Michael Sexton’s production for the Pearl Theatre Company is stuffed with ideas, to mixed effect. In a first scene whose meta-theatricality is echoed later, the actors saunter on and tacitly acknowledge the audience before getting down to toasts, card tricks, and pouring Scotch. In short order, Peter Francis James’s well-spoken Leontes begins to voice his suspicions of the infidelity of Hermione (Jolly Abraham). James stands stiffly with his hands in his pockets, seemingly tight with emotion. If James cannot quite make Leontes’ jealousy credible, he suggests one of those people who snap suddenly and inexplicably kill their families. He tries to enlist his chief counselor, Camillo (an authoritative Tom Nelis), to poison Polixenes (Bradford Cover), but Camillo warns Polixenes and joins him in his escape.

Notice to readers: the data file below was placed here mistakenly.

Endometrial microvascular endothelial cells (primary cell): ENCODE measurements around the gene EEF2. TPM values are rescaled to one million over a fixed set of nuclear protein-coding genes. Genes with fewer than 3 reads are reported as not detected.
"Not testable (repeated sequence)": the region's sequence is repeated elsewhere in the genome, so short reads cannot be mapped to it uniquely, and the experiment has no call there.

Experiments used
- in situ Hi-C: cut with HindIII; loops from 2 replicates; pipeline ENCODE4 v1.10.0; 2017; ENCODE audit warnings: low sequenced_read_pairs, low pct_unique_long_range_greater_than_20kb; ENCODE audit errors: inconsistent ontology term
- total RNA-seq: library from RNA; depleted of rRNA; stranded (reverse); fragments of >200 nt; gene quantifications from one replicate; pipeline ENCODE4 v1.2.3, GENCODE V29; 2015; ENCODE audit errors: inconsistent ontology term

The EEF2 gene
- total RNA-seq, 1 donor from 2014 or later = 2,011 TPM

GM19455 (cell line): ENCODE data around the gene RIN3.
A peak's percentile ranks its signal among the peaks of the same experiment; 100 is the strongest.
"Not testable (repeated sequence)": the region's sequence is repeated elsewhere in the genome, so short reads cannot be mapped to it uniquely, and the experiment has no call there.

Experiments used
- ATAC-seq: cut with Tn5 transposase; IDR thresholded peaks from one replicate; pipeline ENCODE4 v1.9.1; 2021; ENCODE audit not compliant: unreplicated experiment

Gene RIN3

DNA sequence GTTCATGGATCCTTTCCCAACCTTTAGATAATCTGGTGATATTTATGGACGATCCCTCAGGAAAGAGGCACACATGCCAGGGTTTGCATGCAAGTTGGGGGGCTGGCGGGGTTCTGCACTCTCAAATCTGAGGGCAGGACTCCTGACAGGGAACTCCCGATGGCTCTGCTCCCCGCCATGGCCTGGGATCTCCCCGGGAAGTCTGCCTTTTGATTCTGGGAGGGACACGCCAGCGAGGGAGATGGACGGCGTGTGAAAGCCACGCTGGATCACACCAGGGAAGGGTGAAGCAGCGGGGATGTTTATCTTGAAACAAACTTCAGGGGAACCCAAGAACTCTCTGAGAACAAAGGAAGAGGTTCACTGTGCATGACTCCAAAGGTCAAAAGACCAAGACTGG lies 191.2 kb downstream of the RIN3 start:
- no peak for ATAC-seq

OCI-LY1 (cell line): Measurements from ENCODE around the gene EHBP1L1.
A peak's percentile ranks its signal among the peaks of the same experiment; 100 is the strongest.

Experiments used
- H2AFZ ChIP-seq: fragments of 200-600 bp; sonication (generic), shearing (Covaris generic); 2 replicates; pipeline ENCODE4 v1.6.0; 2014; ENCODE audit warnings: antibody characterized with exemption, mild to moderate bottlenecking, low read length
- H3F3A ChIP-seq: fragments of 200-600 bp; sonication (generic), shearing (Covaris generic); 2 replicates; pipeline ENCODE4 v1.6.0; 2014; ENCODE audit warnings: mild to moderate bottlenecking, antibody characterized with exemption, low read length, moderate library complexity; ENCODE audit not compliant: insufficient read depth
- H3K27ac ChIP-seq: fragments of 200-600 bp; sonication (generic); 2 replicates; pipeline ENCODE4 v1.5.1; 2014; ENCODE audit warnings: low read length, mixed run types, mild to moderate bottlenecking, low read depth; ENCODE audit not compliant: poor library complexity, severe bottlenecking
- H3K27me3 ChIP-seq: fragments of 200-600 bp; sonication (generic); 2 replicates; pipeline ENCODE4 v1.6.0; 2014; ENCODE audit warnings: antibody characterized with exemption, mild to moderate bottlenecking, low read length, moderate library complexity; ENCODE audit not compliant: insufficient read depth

Sexton has made judicious cuts, and some of his ideas are nifty. How does one approach Shakespeare’s most famous stage direction, Exit, pursued by a bear? It occurs when the courtier Antigonus (Dominic Cuskern) takes Hermione’s infant to the woods to dispose of it. Sexton’s solution is to have a visible attack and a stylish feeding frenzy. As one actor holds up a mounted bear’s head, several other actors, clad in fur coats, move as in a choreographed Noh drama and disembowel Antigonus (red cloths fly into the air).

Still, there's a disconcerting tricksiness to everything. Why does Bradley King (with the director’s blessing, surely) suddenly illuminate the actors as if they were in a 19th-century melodrama? Or a 1940s film noir? When the Shepherd enters, the lights go up, and his scene starts from the audience for no apparent reason.